Friday, August 31, 2007

Read me between the lines of my reverie.
Read me between the lines of my laughter.
Read me between the lines of my sighs.
Read me between the lines of my
Read me between the lines of
Read me between the lines
Read me between the
Read me between
Read me

Thursday, August 30, 2007

"The hurrier I go, the behinder I get." This is one of those days.

She is the original genius. Eileen is a clone.

Wednesday, August 29, 2007

One more babaylan story...from Germany

Received a 23-page narrative from Ceres today about her Lola as a Babaylan. I post excerpts here to acknowledge that we are each never more than six degrees of separation. I've never met Ceres and I've only talked to her once over the phone. But already I feel that we are sisters connected at the navel, our roots belonging to the same Tree.

Because Lola was a collector of lost souls, both human and animal. To us she was the gifted healer, our live-in and much-beloved manogbulong, our ever-present tambalan, our babaylan of some incredible healing events in our individual lives which made us who we are today.
Lola used to tell me that her Spirit Doctor had appeared to me when I was a baby. Although I have no recollection of this event, I knew this was Lola’s way of introducing her grandchildren to her Spirit Guide that we may be protected by this transcendent power all our lives. And although many people came to seek Lola’s help, claiming the efficacy of her medical wisdom, it is us, her grandchildren, who were the biggest beneficiaries of her special gift and the most blessed by its influence. She had always amazed us when she was alive and we were always in awe of her gifts. As children, we were sure she could heal anything and all of us were proof of her healing talent. In the following recollections, my brother Jovi and my cousin Joerita share their personal experiences of being healed by Lola. Theirs are eyewitness testimonies of the power of this gift which they had close personal knowledge.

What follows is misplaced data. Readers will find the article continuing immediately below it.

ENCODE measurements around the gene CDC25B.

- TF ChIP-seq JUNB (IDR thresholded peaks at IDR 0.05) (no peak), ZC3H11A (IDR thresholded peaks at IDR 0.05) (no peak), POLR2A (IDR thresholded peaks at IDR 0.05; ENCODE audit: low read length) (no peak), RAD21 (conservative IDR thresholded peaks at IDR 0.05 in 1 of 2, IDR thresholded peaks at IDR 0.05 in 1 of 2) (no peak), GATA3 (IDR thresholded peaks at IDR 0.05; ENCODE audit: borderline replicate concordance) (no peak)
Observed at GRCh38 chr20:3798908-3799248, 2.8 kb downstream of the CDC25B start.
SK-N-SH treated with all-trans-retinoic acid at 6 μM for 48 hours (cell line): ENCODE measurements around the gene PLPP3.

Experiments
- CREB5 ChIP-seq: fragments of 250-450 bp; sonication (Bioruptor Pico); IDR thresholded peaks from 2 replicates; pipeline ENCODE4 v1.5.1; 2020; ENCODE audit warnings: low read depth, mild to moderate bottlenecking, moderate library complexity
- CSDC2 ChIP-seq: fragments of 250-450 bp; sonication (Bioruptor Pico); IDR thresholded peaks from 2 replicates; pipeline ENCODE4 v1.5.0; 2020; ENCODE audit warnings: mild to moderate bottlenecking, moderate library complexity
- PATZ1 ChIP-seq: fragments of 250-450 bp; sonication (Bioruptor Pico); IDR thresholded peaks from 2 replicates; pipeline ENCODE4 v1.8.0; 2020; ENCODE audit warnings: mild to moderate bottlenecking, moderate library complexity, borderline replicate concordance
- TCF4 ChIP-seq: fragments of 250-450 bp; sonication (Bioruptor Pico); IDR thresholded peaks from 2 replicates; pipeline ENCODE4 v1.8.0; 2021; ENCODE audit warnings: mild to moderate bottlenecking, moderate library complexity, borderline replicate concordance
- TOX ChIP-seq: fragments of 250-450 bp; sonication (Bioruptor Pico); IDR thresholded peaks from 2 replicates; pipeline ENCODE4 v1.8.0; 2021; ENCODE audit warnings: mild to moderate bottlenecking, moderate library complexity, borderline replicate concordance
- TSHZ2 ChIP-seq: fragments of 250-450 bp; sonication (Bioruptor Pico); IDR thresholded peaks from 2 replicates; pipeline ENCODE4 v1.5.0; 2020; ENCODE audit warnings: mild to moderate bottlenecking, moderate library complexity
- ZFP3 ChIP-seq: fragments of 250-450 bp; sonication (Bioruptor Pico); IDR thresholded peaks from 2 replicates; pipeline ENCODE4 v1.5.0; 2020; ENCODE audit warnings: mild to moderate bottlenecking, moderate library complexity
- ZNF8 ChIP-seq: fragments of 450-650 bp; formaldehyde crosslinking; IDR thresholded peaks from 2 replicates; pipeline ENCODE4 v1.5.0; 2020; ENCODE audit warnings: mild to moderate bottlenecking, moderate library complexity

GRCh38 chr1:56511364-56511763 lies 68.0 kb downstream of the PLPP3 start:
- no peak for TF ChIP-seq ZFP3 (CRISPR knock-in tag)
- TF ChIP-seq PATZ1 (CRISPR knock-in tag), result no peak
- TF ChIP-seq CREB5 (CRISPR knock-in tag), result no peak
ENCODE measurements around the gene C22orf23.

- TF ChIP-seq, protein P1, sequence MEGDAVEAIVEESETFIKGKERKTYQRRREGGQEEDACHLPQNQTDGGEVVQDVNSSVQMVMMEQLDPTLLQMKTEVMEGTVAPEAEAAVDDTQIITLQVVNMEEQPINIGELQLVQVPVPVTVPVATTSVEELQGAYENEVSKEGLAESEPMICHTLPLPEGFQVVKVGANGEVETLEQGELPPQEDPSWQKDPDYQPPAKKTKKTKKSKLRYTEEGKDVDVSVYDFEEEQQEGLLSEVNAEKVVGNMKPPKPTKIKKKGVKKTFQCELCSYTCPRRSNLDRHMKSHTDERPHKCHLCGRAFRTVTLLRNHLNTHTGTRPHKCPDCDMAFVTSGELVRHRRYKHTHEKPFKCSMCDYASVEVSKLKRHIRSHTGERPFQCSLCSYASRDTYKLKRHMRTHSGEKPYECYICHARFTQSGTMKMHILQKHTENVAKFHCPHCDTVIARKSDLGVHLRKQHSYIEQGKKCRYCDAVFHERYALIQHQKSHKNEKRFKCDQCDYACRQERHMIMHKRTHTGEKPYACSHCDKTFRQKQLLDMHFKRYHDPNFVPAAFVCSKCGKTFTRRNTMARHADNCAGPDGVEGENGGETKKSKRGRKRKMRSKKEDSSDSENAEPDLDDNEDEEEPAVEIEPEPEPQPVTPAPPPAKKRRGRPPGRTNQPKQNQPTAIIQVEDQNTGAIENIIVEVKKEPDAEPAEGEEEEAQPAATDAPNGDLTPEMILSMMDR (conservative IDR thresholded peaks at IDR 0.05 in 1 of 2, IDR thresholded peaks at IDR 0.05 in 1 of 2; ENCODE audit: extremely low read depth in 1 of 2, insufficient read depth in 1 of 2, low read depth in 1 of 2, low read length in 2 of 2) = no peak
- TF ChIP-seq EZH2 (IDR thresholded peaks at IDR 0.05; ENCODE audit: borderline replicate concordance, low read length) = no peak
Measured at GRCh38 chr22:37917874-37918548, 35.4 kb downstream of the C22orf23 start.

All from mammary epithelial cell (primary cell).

Early this year, my path crossed Leny Strobel’s in Cyberspace—a serendipitous meeting that has set me on my way to recovery. She mentioned that she was putting together a book on the Babaylan Tradition in the Philippines and I told her that my Lola was a healer. In her next email, Leny proffered the invitation for me to write my Lola’s story. When I accepted this invitation, I had in mind to honor my grandmother and the long line of wise women ancestors whose healing talents cost them their lives with this tribute. Most of all, it was also something I needed in order to dispel the gathering gloom in my soul that living on the liminal edges of an alien culture engendered. What I had not anticipated was the tremendous surge of healing energies that would come from the writing of this story.